3) Even with the above 2 in place there's still plenty ways to cheat.
    Autotargetters in FPS games. Any sort of automated play could be an issue. Detecting those is harder, this boils down to detecting 'unhuman' behavioural playing patterns.


    GL. you have a very ungrateful job ahead of you. But it has it's rewards

  11. #11
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    Re: DLL Injection Detection

    EnumProcessModules() it require to check again and again..my code checking again and again dll exist or not....i want efficient method like wen somebody inject then any event fire or watever i can easy detect instead of listing of dlls then block by checking ...i

  12. #12
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    Re: DLL Injection Detection

    i dnt think its efficient method to checking again and again by using process module name and enumprocessModule....i want efficient ways wen dll is injected and event fire .so my process will not disturb by checking again and again.Below code checking again and again.i dnt think its efficent..i want it will detect as event fire.LoadAssembly event handler not work because dll is injected in process memory.i dnt knowe what should i do...i need ur help.
    while (true)
    {
    Thread.Sleep(500);
    Process proc1 = Process.GetCurrentProcess();
    for (int i = 0; i < proc1.Modules.Count; i++)
    {
    proc1.Modules[i].ModuleName.ToString();

    }
    // if count greater then current dll then APPLICATION WILL ESIST
    if (proc1.Modules.Count > CurrentProcessModule.Count)
    {
    Application.Exit();

    }
    }

  13. #13
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    Re: DLL Injection Detection

    Quote Originally Posted by Qasim Qadri View Post
    i want it will detect as event fire.LoadAssembly event handler not work because dll is injected in process memory.

    // if count greater then current dll then APPLICATION WILL ESIST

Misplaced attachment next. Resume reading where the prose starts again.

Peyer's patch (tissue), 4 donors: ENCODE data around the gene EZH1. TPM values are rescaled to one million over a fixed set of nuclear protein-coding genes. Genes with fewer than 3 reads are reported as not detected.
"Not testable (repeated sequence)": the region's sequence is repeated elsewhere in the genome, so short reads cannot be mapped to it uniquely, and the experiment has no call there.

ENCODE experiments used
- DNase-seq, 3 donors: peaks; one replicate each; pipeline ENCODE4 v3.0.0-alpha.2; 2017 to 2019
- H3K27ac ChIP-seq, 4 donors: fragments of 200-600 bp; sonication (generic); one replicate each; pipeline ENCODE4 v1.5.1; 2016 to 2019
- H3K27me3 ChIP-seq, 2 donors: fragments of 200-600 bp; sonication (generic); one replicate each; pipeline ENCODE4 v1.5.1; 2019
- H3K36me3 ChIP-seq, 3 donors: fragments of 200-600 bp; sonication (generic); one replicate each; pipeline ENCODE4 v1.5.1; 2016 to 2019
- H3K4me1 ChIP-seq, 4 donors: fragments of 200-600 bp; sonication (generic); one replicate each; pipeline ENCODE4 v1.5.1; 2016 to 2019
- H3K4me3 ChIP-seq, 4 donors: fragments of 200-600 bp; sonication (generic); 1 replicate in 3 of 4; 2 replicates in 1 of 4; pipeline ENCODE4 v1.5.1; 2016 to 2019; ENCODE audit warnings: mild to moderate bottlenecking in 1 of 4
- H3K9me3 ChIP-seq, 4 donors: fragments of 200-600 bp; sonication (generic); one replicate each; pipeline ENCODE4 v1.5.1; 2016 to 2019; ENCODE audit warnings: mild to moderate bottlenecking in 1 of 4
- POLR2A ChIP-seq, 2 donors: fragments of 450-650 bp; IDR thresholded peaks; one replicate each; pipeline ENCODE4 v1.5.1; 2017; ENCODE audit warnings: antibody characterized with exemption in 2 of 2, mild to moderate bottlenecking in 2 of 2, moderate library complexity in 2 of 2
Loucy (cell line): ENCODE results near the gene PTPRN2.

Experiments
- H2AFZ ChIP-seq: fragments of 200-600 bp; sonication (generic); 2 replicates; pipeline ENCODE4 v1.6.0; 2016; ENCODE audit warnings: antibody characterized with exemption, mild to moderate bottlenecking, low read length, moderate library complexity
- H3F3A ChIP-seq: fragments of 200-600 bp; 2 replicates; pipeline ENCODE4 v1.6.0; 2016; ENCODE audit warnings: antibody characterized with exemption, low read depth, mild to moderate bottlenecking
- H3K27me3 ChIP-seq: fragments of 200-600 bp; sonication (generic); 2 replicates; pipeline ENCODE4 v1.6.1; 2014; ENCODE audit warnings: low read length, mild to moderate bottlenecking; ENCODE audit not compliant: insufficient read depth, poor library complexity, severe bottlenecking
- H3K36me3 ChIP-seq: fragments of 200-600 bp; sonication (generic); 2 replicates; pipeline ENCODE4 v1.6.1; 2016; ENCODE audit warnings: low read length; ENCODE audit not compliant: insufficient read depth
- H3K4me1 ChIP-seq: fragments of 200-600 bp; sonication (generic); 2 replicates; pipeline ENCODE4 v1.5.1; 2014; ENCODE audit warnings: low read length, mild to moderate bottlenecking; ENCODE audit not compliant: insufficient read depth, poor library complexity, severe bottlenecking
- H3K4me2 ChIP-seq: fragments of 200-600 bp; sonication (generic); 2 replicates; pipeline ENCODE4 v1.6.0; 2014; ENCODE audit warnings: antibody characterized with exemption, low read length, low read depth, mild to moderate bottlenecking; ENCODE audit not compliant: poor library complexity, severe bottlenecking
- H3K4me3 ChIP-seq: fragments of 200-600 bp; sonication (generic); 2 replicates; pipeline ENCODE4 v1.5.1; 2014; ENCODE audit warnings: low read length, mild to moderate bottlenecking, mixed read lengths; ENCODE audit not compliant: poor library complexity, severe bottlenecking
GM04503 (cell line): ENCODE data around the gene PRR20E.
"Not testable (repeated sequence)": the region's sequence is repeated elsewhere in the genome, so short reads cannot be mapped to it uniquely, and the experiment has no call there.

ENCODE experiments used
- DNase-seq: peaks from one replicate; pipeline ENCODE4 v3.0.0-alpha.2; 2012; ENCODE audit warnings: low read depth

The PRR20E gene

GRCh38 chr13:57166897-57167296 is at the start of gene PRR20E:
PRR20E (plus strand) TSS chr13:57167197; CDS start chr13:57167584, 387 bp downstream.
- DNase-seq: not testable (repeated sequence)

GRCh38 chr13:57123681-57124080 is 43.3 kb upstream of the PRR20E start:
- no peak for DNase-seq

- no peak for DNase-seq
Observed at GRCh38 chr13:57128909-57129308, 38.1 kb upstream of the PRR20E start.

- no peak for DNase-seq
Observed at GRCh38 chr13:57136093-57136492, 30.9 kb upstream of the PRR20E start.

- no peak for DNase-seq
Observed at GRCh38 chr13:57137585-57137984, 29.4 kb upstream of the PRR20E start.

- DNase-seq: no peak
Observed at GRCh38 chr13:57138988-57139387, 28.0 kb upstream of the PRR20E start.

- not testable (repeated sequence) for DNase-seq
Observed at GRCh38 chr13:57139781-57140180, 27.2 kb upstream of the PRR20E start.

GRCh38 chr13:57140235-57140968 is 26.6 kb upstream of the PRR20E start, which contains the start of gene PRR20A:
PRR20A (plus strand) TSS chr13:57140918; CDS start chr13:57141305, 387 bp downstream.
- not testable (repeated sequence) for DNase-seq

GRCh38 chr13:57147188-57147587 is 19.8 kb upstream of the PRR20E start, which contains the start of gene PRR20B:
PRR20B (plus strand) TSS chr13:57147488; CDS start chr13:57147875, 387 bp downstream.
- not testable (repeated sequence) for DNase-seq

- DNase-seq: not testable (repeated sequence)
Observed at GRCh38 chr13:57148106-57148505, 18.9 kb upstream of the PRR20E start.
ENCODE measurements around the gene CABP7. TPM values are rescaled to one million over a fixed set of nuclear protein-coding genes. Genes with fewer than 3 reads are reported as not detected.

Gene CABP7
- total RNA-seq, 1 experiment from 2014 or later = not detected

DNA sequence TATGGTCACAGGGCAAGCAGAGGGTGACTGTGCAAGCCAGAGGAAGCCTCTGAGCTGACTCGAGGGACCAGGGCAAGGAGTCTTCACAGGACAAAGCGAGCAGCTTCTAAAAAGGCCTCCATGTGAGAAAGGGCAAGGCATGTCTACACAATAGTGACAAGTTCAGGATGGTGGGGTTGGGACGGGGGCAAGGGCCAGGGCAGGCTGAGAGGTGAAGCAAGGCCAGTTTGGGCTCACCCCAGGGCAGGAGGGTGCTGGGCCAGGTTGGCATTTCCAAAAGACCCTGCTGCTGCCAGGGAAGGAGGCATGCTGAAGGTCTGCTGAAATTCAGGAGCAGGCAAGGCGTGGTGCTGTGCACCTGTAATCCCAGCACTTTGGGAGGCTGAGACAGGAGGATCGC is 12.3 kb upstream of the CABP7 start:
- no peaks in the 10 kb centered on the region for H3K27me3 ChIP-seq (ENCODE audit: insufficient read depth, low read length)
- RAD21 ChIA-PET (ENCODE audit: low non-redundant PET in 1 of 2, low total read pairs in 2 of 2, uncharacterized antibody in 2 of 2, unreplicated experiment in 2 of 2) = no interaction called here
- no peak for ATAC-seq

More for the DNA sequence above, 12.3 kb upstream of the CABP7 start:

If you are going to block/terminate your app whenever a dll gets loaded... your customers will REALLY hate you for that. (or you're simply not going to have a lot of customers).

    Like I said before, there are tons of legitimate reasons why a DLL gets loaded into your application after it started running. Even calling some windows API functions loads additional DLL's (and this has become even more obvious with the way Win8 has taken things. Lots more stuff now is delay loaded to keep the initial footprint of your app as low as possible).

  14. #14
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    Re: DLL Injection Detection

    You're probably right OReubens and that's also why I haven't bought any game for many years now. Multiplayer games are just full of cheaters or people that spend so many hours in it it's just not fun when you just have time to enter a few hours a week.

    I whish there were more game companies that focused on making a good single player game, free of all the unwanted crap such as Steam, Punkbuster and you name it. The possibility to play against a friend over internet or local network would give extra points though. I miss the Quake evenings with snacks and a few beers we had at the company ages ago.
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  15. #15
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    Re: DLL Injection Detection

    Quote Originally Posted by S_M_A View Post
    You're probably right OReubens and that's also why I haven't bought any game for many years now. Multiplayer games are just full of cheaters or people that spend so many hours in it it's just not fun when you just have time to enter a few hours a week.
    Quite a few games have an "always online" feature ONLY as a means to stop piracy or to force-feed or advertise additional (paying) services.

    As to games that are really server based, true, a lot of them get their competition out of "playing more than others". You can't really avoid this, someone that has more time simply will be better even if just because of the fact they get more practice.

    Then again, there are quite a few games that restrict how much a player can do each day either by having a fixed number of turns per day or a fixed number of time you can play or even getting a fixed amount of "action points" per day and you spend different amounts of those on various actions. Those games are rare though. Game makers tend to want their players to play MORE not less